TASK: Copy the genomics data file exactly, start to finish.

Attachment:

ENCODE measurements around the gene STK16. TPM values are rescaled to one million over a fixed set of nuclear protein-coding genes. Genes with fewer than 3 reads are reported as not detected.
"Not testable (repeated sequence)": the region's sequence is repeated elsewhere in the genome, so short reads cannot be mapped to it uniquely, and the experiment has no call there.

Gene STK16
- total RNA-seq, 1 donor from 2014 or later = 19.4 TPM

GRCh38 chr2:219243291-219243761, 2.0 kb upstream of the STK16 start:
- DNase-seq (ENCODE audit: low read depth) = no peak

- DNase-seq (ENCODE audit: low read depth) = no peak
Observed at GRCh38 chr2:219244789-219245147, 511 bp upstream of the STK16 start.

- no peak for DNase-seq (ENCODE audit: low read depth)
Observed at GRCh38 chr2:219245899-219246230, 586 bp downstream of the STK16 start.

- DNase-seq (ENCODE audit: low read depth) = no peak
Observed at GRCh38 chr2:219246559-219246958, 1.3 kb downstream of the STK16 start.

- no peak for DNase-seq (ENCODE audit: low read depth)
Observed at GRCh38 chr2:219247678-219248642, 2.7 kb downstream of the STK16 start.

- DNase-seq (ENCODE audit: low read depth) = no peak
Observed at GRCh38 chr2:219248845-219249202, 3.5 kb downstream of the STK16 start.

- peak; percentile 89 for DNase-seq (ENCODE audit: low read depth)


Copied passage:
ENCODE measurements around the gene STK16. TPM values are rescaled to one million over a fixed set of nuclear protein-coding genes. Genes with fewer than 3 reads are reported as not detected.
"Not testable (repeated sequence)": the region's sequence is repeated elsewhere in the genome, so short reads cannot be mapped to it uniquely, and the experiment has no call there.

Gene STK16
- total RNA-seq, 1 donor from 2014 or later = 19.4 TPM

GRCh38 chr2:219243291-219243761, 2.0 kb upstream of the STK16 start:
- DNase-seq (ENCODE audit: low read depth) = no peak

- DNase-seq (ENCODE audit: low read depth) = no peak
Observed at GRCh38 chr2:219244789-219245147, 511 bp upstream of the STK16 start.

- no peak for DNase-seq (ENCODE audit: low read depth)
Observed at GRCh38 chr2:219245899-219246230, 586 bp downstream of the STK16 start.

- DNase-seq (ENCODE audit: low read depth) = no peak
Observed at GRCh38 chr2:219246559-219246958, 1.3 kb downstream of the STK16 start.

- no peak for DNase-seq (ENCODE audit: low read depth)
Observed at GRCh38 chr2:219247678-219248642, 2.7 kb downstream of the STK16 start.

- DNase-seq (ENCODE audit: low read depth) = no peak
Observed at GRCh38 chr2:219248845-219249202, 3.5 kb downstream of the STK16 start.

- peak; percentile 89 for DNase-seq (ENCODE audit: low read depth)